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Your Name is What?

November 20, 2013

Frozen YogurtNaming a restaurant might just be the most important thing you’ll ever name with the exception of your children. It’s what tells the public who you are, what you offer, and/or how they should feel. Intentionally or not, the name conveys whether the restaurant is casual or stuffy, perfect for dates or a place to bring the entire family. Without an expressive name, you’ll have to get everything else spot-on to inform your potential guests of what they will experience when or if they visit. Here’s a perfect example of what I’m talking about…

My wife and I just moved back to West Michigan after almost five years of being in the Dallas area and a lot has changed since we’ve been gone. There are a bunch of new coffee shops, burger joints, food trucks, and the list goes on. Recently, I came across a really cool frozen yogurt place called Bloop. It’s really clean, well-lit, and the décor screams fun, fruity, and youthful, but I just can’t get over the name. One thing I learned years ago from Marty Neumeier, the author of The Brand Gap, is that a brand isn’t what you say it is, it’s what everyone else says it is. It’s the overall emotion and perception one has when thinking of who you are and every point of contact is important — especially the name.

If a brand’s name helps set the tone for what’s to come, what does the name “Bloop” communicate? With frozen yogurt being dairy, “Bloop” tells me that I might have the bubble guts afterwards. If you hadn’t visited and I were to say, “Let’s go get frozen yogurt at Bloop,” would you really want to meet me there? I shared this thought with a principal of a leading advertising agency in the area and she agreed. It’s not a good name.

The name “Bloop” is probably doing more against the brand than it is doing for it. Fortunately, they’re new enough and have very little signage that a name change wouldn’t hurt business as much as if a larger, more well-known restaurant changed its name. Now don’t get me wrong, I’m not saying that choosing a name is easy. If so, they probably would have gotten it right the first time. “Bloop” just doesn’t tell me what I think they hoped it would tell me. There’s nothing wrong with creative names like Bloop or Yogolution, and descriptive names like Nate’s Froyo isn’t necessarily right or wrong either.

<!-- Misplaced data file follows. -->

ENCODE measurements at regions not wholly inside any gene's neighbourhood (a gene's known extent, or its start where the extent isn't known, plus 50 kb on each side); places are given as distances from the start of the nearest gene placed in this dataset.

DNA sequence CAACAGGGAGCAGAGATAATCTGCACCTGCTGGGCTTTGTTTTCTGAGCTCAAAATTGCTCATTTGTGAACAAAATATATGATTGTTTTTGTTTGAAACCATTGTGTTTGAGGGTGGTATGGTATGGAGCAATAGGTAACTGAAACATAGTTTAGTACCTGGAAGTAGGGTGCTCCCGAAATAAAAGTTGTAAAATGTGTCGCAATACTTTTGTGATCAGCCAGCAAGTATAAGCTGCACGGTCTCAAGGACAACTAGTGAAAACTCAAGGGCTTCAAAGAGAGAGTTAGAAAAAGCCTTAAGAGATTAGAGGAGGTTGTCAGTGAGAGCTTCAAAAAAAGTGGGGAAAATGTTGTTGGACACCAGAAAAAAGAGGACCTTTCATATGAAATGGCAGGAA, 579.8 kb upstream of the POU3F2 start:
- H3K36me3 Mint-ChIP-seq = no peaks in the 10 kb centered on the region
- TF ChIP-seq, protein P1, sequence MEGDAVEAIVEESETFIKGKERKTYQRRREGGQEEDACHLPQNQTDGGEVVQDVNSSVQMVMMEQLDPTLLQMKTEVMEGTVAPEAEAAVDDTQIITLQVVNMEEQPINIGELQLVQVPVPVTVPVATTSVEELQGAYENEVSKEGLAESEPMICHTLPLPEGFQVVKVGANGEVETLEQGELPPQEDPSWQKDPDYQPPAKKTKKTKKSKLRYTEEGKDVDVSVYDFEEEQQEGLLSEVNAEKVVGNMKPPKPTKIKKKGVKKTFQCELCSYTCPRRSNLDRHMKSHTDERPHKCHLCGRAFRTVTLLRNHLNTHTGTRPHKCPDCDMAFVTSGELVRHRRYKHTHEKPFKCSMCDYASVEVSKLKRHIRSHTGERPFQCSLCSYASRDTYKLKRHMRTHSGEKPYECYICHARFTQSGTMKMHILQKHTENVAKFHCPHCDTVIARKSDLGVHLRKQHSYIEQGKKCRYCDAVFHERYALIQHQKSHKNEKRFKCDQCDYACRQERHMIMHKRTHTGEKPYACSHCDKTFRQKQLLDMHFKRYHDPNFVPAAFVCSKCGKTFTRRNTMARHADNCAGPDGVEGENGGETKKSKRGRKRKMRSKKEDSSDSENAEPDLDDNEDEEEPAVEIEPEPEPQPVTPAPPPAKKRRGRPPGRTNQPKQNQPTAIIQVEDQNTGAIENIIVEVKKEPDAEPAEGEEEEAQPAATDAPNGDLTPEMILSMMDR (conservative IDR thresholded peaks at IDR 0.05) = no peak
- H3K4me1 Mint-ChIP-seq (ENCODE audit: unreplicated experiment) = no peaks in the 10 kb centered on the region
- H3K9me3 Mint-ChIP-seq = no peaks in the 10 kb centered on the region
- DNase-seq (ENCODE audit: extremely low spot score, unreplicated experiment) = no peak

A while back, I read an article on Highsnobiety about the do’s and don’ts of naming a brand in which David Fischer, the founder and publisher, said, “Unlike most people I actually believe that the brand name is not as important, as long as the product is good.” I find myself having to agree with David, but let me add, “as long as the product is good and different from its competition.” After being in Texas and visiting my fair share of froyo shops, I have come to believe that they all offer the same product and to be honest, they all seem to offer the same experience as well. Now in Bloop’s favor, there are not a lot of self-service frozen yogurt places in West Michigan as compared to North Texas and Bloop is in a pretty good location between a large high school and a movie theater, so the owners have greater freedom to call their restaurant almost whatever they want. Please notice that I said “almost”.

People in the area know it’s a good place to get frozen yogurt and the location is convenient. They will however have a problem if a more polished competitor opens in an equally convenient location with a more compelling name. After all, people do eat with their eyes and thoughts before eating with their mouths. I used Yogolution as an example earlier because it too is a great example of how a bad name can affect business. Yogolution was a real frozen yogurt restaurant in Allen, Texas. They too were near a movie theater and close to a family-filled neighborhood, but unfortunately for them, so many people thought it was a yoga studio. They are now out of business.

I’m not trying to pick on Bloop, or Yogolution for that matter, but this was a great opportunity to show how important a name is, what thoughts and emotions a name can evoke, and how other factors can be just as important in either helping or hurting your brand. If you are thinking of naming or re-naming your restaurant and need more information, please read 10 Most Common Naming Mistakes by Interbrand and 4 Business-Naming Tips for Branding Success on They are great articles to help get the process going… and they’re free!

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